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Distributed for Intellect Ltd

Orphan Black

Performance, Gender, Biopolitics

This book presents a groundbreaking exploration of the hit television series Orphan Black and the questions it raises for performance and technology, gender and reproduction, and biopolitics and community. 

Contributors come from a range of backgrounds and explore the digital innovations and technical interactions between human and machine that allow the show to challenge conventional notions of performance and identity, address family themes, and Orphan Black’s own textual genealogy within the contexts of science, reproductive technology, and the politics of gender, and extend their inquiry to the broader question of community in a "posthuman" world of biopolitical power. Mobilizing philosophy, history of science, and literary theory, scholars analyze the ways in which Orphan Black depicts resistance to the many forms of power that attempt to capture, monitor, and shape life today.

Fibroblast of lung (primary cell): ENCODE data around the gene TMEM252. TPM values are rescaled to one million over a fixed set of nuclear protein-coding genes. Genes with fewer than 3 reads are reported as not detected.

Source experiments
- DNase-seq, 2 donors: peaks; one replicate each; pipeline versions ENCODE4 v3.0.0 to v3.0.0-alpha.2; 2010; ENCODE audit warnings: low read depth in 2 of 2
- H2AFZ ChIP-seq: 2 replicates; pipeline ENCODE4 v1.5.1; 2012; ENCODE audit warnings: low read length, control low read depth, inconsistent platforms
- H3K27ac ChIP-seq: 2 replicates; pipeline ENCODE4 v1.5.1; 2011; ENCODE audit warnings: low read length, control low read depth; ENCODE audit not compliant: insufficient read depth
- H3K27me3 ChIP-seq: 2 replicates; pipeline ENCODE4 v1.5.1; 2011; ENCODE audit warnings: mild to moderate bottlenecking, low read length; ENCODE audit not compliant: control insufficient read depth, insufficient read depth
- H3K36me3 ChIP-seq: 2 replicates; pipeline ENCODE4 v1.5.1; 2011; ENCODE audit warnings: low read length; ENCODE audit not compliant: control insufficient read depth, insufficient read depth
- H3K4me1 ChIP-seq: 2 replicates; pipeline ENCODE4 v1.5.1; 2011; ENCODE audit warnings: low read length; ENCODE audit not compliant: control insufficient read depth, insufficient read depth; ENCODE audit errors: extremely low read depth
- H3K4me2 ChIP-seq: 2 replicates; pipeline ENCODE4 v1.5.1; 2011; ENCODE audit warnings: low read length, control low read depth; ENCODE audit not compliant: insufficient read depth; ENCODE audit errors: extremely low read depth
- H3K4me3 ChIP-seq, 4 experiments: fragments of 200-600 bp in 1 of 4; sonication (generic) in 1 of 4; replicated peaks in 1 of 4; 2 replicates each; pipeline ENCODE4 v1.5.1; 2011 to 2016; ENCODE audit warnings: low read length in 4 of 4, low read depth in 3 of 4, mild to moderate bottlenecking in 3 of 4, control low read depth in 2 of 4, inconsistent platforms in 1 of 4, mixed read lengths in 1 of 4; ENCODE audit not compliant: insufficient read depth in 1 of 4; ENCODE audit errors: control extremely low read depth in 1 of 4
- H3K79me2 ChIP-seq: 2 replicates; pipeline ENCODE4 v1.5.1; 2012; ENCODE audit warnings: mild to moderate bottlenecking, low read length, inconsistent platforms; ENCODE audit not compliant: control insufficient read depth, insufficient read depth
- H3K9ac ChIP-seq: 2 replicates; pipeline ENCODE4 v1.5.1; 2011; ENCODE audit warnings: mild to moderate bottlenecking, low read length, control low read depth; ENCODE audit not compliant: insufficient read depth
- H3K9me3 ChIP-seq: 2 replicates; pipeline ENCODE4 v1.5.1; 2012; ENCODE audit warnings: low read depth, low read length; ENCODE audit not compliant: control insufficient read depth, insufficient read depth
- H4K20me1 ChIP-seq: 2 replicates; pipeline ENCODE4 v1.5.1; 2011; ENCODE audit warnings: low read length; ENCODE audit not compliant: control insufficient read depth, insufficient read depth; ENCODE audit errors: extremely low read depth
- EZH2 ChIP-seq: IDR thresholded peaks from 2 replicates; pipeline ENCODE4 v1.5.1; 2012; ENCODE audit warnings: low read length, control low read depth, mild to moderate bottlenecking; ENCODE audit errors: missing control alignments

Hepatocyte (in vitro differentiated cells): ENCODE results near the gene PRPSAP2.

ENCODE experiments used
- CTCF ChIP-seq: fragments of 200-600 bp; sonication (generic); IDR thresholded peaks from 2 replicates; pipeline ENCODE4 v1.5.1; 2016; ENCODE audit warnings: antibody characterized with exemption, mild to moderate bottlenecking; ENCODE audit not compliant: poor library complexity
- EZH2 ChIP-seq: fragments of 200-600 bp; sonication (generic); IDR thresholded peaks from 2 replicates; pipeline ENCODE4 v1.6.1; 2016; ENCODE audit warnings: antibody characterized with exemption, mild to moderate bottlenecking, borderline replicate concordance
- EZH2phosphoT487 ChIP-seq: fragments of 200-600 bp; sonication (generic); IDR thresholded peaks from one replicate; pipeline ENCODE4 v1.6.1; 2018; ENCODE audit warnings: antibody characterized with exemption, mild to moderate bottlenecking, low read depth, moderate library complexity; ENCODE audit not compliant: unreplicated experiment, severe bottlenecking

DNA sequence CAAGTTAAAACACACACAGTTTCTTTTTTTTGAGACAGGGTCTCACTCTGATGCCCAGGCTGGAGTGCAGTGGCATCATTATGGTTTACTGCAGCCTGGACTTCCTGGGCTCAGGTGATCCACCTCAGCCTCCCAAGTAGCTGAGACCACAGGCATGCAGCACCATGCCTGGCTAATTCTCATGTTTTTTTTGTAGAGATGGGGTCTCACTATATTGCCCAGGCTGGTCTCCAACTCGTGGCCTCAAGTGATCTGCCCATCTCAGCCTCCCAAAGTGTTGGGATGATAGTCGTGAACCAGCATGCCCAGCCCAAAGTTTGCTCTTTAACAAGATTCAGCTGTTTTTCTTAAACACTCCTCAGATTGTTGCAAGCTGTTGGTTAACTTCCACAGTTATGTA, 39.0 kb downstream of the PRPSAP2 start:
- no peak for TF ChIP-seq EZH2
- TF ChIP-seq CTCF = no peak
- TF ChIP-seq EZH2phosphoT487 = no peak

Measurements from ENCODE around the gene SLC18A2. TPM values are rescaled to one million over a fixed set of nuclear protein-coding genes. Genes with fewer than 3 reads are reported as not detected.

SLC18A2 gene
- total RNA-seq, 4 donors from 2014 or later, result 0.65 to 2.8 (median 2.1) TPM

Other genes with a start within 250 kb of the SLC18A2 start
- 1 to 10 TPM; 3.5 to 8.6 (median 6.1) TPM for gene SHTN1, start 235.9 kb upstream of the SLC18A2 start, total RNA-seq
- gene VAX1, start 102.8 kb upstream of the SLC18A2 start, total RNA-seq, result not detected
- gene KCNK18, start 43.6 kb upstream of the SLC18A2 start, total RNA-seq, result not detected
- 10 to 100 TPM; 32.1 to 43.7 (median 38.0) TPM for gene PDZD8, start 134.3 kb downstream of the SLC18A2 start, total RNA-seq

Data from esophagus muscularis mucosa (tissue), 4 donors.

220 pages | 32 halftones | 7 x 9 | © 2018

Film Studies

Media Studies


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Reviews

"A diverse yet coherent collection of essays that each contribute something singular while transitioning seamlessly from one piece to the next. Indeed, the text accomplishes the editors’ stated purpose to ‘explicitly explore the overlaps between two or more of our key words’ (9). The authors’ syndetic considerations of performance, gender and biopolitics map the intricate world of Orphan Black to reveal that our present is very much implicated in the futures the series imagines. . . . [It] offers fruitful analyses of both the series and its genre and the wider theoretical networks that lend it its significance. This work on Orphan Black delivers complex engagements with film theory, community, technology, biopolitics, immunity studies, disability studies, female identity, performance and many other lenses too diverse to list here. Its essays would be instrumental to scholars considering the series from myriad positions. . . . This collection presents theoretical frameworks and compelling readings that structure the series for readers, provoking new lines of inquiry. . . . Orphan Black occupies an interesting liminality in its near-futurity that prompts us to look for sf within our own lives. This collection captures that self-relationality and tracks its evolution into new ways of being together, serving as an intriguing jumping-off point for future work on Orphan Black and cloning fiction in general."

Science Fiction Film and Television

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